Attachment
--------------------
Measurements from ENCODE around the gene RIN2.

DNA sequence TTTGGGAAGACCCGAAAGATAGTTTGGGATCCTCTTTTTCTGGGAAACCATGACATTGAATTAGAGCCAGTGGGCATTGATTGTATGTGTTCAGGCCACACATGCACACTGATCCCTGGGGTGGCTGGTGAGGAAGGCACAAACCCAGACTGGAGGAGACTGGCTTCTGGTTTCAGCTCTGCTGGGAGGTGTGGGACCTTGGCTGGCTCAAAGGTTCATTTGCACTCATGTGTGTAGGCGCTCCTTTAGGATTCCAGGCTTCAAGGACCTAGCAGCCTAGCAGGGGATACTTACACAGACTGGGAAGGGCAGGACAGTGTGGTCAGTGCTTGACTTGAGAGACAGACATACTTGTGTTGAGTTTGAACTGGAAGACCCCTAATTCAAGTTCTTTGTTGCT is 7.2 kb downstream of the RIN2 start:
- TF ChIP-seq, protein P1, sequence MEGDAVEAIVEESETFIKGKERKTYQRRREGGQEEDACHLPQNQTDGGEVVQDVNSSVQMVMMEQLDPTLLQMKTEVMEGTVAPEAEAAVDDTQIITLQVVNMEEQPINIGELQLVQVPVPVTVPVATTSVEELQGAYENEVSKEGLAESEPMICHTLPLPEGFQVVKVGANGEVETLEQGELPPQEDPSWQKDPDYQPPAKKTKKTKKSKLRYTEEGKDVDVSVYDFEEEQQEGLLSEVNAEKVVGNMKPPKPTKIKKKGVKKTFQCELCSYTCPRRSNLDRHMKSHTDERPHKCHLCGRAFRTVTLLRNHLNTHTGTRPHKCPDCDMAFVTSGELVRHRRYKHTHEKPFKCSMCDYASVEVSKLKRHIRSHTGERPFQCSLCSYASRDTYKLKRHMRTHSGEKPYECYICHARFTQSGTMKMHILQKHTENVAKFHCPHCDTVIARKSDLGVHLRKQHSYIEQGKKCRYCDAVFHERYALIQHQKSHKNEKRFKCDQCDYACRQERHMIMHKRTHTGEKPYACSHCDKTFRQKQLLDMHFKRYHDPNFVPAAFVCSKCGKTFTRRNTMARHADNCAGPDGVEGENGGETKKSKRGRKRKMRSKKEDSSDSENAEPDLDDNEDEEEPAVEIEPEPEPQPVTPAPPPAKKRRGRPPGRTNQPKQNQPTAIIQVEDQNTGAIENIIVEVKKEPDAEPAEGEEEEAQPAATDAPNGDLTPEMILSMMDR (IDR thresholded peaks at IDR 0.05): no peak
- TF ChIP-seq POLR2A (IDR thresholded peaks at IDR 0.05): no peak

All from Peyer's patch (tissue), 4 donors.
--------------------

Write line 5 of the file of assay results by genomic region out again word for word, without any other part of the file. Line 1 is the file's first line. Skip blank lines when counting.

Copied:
All from Peyer's patch (tissue), 4 donors.